Sunday, October 21, 2007


I can't stop thinking about Homer Simpson after reading this news story. Palm Beach County has now surpassed one billion dollars in defaulted mortgages during the first six months of 2007. That is insane. Currently, for every one property sold, there are two entering foreclosure.

The problem? Everyone that pretty much wanted a home, bought a home-sometimes 2, or 5, 0r 70. Yes 70. It's just like doughnuts. We call can eat one, maybe two if they are the good ones. How many can you eat before you get sick?

Now that the housing bubble has popped, houses are sitting like stale doughnuts. The problem is, no one is telling the builders to stop making them, and with almost a four year current supply, I have a feeling that these "doughnuts" are going to get old, moldy, and half price.

Read on and find out.

"Michael Sichenzia has a problem. The former mortgage whiz who spent time in New York state's prison for mortgage fraud knows that bad home loans claimed some victims and fattened bank accounts for others.

But telling them apart isn't easy. "The thing we have the most difficulty doing nowadays is figuring out who has legitimately been taken advantage of, as opposed to who went into the transaction with their eyes open," says Mr. Sichenzia, now lead investigator for the Deerfield Beach law firm of Glinn Somera & Silva, which handles foreclosure cases.

That's because so many had something to gain from the mortgage bubble, says Bill Davis, president of Private Funding Specialists and past president of the Florida Association of Mortgage Brokers' Palm Beach County region - and many of those people went about their business winking and nodding. "It's everybody," he says. "The Federal Reserve participated, the big lenders played a part, the credit ratings agencies had a part, so did hedge funds and borrowers, appraisers."

"I had a guy who called me who owns 70 homes," says Stuart broker Michael Morgan. "I know a lady who owns 16. It's the room of 1,000 doughnuts. How many can you eat? Two? Three? Well, how many houses can you live in?"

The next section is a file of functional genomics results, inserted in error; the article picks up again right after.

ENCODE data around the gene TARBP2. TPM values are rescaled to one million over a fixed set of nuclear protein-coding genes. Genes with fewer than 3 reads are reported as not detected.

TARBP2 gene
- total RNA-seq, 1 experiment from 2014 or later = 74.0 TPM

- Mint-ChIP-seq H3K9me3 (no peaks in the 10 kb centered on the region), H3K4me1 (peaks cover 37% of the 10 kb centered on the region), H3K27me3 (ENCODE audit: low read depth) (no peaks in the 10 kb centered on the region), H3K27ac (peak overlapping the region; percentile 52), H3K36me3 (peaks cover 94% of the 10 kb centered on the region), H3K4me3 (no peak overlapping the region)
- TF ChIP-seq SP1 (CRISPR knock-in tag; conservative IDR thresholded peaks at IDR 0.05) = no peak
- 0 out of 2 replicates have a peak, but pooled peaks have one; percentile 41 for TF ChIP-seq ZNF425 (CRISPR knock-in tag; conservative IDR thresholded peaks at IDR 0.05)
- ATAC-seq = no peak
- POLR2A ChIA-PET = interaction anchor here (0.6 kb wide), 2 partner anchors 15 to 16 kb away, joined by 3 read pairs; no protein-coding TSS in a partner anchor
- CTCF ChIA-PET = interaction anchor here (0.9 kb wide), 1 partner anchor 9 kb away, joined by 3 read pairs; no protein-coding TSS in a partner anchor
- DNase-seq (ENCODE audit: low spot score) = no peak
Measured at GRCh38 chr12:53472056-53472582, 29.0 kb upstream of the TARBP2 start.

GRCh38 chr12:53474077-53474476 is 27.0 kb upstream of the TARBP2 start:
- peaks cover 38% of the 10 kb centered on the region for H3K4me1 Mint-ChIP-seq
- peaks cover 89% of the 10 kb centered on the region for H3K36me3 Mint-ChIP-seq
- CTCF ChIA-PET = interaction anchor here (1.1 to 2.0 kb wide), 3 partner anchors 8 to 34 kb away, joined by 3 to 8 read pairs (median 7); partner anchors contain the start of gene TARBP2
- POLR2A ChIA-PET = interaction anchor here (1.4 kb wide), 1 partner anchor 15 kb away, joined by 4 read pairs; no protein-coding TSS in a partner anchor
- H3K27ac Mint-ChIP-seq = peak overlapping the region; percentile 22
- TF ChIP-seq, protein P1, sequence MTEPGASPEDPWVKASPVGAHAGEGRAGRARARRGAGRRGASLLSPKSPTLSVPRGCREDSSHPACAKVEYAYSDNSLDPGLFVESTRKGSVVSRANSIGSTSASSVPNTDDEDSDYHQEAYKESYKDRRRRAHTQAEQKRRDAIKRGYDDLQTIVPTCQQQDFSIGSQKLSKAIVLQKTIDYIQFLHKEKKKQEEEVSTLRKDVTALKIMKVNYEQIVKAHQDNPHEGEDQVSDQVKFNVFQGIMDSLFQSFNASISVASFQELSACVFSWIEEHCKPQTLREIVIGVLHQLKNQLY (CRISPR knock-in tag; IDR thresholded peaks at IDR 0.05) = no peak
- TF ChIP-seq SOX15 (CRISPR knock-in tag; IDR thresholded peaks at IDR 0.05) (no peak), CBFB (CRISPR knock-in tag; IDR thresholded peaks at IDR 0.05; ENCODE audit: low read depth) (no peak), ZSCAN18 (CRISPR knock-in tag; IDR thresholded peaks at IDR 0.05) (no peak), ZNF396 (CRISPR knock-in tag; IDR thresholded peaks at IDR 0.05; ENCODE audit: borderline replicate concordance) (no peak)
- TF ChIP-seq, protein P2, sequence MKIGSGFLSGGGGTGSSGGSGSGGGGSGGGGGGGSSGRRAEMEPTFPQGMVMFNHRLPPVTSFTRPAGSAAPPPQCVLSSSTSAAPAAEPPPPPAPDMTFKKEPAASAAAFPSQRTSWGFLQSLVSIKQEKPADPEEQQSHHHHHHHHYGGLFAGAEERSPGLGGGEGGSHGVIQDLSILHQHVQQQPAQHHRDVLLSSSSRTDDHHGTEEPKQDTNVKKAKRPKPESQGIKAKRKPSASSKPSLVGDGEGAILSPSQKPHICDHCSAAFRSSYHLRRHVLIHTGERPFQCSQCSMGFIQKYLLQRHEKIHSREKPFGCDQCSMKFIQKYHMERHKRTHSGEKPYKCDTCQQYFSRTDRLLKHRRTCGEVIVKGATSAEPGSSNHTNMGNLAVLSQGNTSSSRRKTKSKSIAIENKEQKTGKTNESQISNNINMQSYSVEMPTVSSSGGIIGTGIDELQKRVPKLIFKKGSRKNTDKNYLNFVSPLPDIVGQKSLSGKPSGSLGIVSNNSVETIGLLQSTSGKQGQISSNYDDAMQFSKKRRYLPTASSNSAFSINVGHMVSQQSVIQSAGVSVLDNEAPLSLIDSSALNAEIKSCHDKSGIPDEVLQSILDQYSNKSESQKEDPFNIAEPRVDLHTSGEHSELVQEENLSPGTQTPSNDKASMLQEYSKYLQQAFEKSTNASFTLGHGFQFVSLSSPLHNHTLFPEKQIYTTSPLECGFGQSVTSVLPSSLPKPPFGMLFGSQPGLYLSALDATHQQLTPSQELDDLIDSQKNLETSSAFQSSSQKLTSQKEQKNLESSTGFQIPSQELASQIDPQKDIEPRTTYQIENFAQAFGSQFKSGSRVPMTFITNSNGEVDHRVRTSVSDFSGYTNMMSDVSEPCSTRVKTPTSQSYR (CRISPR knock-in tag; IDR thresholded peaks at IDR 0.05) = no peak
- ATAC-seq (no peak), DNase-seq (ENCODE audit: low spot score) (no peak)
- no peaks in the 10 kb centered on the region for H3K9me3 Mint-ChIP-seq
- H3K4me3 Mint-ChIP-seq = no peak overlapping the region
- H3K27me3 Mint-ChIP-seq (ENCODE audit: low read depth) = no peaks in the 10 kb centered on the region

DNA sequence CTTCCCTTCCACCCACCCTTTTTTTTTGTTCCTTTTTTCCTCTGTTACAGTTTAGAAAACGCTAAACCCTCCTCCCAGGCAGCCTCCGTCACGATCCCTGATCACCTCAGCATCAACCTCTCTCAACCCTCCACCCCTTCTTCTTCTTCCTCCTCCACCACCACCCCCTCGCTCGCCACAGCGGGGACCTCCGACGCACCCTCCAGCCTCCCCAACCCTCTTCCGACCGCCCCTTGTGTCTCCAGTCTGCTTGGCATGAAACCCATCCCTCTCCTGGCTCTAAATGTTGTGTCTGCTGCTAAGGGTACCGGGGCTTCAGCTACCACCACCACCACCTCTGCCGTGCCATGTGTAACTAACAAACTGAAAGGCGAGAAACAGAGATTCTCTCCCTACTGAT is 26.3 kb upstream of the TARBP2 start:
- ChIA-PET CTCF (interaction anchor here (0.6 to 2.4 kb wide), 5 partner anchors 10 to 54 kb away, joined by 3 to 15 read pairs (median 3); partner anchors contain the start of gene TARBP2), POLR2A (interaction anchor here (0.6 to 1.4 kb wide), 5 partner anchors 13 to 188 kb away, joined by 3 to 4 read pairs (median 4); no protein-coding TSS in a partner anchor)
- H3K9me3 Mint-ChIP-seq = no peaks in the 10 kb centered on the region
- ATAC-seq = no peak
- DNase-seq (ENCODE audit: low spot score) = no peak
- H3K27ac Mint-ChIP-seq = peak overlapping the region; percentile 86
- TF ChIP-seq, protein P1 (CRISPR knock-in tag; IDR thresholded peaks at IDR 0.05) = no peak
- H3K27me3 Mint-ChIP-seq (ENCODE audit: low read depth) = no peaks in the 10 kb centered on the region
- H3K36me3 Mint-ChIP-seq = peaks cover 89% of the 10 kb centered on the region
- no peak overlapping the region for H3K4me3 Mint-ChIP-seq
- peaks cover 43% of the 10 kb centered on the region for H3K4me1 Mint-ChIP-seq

Dozens of local borrowers now in default loaded up on risk by taking out two mortgages simultaneously: one for 80 percent of the home price and another for the remaining 20 percent. Fifty-eight of those piggy-back loans imploded within four months."

Did anyone notice the recent slew of announcements by several major banks and lenders about the deterioration of their loan portfolios? Even non financial sector companies in manufacturing and retail have publicly disclosed the housing crash is affecting their business, and the it is not contained. The ABX index and the dollar continue to make daily lows. The bottom line is that America has eaten its fill of housing and is now on a crash diet. I cannot imagine how someone is allowed to purchase 16 properties, much less 70. I do know of many, many would be real estate moguls that purchased a second or third 'investment' property without a clue as to cash flow, price to rent or price to income, etc. They simply got greedy and wanted to make a quick buck.

Finally, I thought it was curiously funny that if there is a correlation, the Krispy Kreme doughnuts stock chart going back three years ( KKD) paints a gloomy picture for housing prices.


At 11:52 AM, Anonymous Anonymous said...

We are living in NY and have a second home in Hollywood, Fla. East of Fedral Highway (North Hollywood) which we bought in June 2005 for $415,000 plus costs. It is 2 bedrooms, 2 baths with a second back 3 room apart. About 1800 sq. feet. A very nice house in a good neighborhood. We want to sell. There is no mortage and the taxes are about 8K a year. Anyway, sorry to bother you and don't know if you have the time or interest to respond. We would like to sell now, perhaps take a loss. The house is rented, covering most of expenses, and we can use the back apartment. Should we try to sell now, or wait. Will it get worse or what? Again, sorry but if you can advise we would be very thankful!
Joe Behar

At 12:14 PM, Blogger JB said...


We live in NY and have a second home in North Hollywood, Florida, East of Federal Highway 1. The house is in a good neighborhood, about a mile from the beach. We paid $415,000 plus costs for the house in June 2005. The front part of the house is rented which covers most of our expenses. The front part of the house is 2 bedrooms, 2 baths, and there-is a smaller 3 room back apartment which we can use,. We would like to sell for personal reasons, but have been told the market is terrible. We are prepared to take a loss. Should we try to sell now or wait? We are concerned that about the situtation getting even worse. There is no mortgage on the house.

Don't know if you have the time or interest to respond. We would be grateful for any advice.

Thank you very much

J. Behar
Sayville, NY

At 11:05 PM, Anonymous Shell Smith said...

Wow, were you right or were you right? What a scary statistic you just mentioned! I have been looking for Florida homes with this great site that allows you to search for foreclosures, and homes in specific areas. Hopefully we can turn all these "donuts" into opportunity!


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